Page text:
Renting out real estate can be a great business model that allows you to turn existing properties or capital into a steady stream of income. Provided that you find good tenants, you can maintain the property and enjoy ongoing rent payment without a full-time work commitment in most cases.
Unfortunately, there are people out there who give renters a bad name through their irresponsible, destructive or even illegal behavior. They might trash your property or disappear one day in the middle of their lease, leaving a substantial amount of rent unpaid.
As a landlord, you have the right to require a security deposit to protect you from financial losses when you rent a property to someone else. What limits does Ohio put on security deposits for residential landlords?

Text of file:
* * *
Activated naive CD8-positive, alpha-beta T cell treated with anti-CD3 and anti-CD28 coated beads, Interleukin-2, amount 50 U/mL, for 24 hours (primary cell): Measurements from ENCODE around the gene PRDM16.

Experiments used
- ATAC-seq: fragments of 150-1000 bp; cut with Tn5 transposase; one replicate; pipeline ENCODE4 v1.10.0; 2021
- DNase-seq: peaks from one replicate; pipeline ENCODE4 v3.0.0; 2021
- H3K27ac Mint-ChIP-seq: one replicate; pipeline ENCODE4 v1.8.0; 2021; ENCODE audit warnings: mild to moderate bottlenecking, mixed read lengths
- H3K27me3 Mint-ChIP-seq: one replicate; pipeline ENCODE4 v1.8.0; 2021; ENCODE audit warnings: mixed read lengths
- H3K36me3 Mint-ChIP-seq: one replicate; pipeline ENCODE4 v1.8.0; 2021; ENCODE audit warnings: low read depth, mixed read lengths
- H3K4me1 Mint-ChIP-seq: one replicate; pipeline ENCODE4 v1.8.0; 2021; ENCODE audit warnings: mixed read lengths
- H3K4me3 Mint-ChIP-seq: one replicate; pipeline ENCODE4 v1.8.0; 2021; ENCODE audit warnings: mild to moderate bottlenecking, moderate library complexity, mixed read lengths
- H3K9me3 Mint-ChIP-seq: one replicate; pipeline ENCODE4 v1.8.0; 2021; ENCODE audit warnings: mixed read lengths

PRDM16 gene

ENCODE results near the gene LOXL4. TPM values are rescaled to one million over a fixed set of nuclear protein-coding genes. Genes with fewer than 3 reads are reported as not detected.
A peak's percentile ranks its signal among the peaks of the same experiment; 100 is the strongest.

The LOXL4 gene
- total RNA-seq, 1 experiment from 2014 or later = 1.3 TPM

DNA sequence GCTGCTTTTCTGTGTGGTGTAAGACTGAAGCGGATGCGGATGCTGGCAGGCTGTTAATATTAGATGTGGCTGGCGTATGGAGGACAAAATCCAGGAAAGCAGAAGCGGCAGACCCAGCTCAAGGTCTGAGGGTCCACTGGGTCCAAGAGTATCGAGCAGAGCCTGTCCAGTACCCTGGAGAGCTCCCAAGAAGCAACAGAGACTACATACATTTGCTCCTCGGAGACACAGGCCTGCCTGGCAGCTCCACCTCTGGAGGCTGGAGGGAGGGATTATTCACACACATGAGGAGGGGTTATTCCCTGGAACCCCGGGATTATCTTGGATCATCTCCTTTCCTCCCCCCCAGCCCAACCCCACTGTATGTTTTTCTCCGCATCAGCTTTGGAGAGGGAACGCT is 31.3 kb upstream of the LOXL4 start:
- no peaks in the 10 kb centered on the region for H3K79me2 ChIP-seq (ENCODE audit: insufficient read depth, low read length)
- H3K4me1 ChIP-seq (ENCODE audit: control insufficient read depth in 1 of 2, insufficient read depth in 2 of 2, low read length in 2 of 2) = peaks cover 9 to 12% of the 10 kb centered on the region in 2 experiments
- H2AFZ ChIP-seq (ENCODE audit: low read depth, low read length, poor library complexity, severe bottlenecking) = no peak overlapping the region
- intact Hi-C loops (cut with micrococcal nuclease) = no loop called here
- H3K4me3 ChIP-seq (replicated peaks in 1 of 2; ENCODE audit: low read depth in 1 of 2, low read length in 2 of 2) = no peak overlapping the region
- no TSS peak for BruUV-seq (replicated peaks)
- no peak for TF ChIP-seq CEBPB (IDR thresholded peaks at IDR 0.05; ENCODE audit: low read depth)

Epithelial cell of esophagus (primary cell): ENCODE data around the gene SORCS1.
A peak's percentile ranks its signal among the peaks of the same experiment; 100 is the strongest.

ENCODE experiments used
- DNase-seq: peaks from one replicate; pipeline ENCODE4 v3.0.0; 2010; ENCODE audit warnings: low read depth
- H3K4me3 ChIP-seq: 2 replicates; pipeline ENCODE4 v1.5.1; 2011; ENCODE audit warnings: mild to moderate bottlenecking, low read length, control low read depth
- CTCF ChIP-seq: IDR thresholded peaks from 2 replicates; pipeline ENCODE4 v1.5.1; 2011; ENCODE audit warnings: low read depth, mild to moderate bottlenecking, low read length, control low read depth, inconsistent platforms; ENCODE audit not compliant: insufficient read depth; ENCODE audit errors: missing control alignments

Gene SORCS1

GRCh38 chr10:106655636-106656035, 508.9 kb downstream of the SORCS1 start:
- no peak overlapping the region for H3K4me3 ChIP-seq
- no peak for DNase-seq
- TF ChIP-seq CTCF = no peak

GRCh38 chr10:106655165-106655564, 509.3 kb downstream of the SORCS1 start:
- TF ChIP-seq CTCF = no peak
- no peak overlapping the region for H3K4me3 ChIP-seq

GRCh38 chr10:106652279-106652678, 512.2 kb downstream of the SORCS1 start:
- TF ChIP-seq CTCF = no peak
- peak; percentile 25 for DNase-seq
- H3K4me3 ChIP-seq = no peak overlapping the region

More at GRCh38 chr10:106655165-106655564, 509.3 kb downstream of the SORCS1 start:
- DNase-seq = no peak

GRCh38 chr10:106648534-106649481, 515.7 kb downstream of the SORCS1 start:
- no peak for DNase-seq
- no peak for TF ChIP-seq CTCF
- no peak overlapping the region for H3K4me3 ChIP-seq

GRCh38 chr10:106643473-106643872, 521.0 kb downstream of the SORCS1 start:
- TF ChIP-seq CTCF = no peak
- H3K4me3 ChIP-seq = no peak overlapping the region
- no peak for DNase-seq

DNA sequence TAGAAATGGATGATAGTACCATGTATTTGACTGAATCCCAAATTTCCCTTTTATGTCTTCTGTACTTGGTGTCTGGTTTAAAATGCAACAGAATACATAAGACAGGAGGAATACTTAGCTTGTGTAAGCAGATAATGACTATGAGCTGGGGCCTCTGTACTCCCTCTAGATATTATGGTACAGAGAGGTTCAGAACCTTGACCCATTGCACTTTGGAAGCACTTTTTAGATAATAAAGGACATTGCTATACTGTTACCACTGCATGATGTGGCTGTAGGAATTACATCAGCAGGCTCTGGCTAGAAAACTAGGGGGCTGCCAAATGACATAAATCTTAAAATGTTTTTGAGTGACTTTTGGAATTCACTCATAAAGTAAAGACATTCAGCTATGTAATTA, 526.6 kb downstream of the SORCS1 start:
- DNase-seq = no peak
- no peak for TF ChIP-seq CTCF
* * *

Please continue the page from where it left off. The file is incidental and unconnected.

Most landlords only ask for one month’s rent
Under the existing law in Ohio, landlords who charge high security deposits have to hold those funds in an interest-bearing escrow account and pay that interest to their tenants annually if the tenant stays for six months or longer. The current statute establishes a cut off of either $50 or one month’s rent, whichever is greater.
If you charge more than one month’s worth of rent because of the value of the property or other amenities, like furniture, you will have to ensure that you comply with the law regarding the interest for your tenant’s deposit. Especially if you are new to the residential landlord profession, getting advice now could save you from making mistakes that could affect your business and your solvency in the future.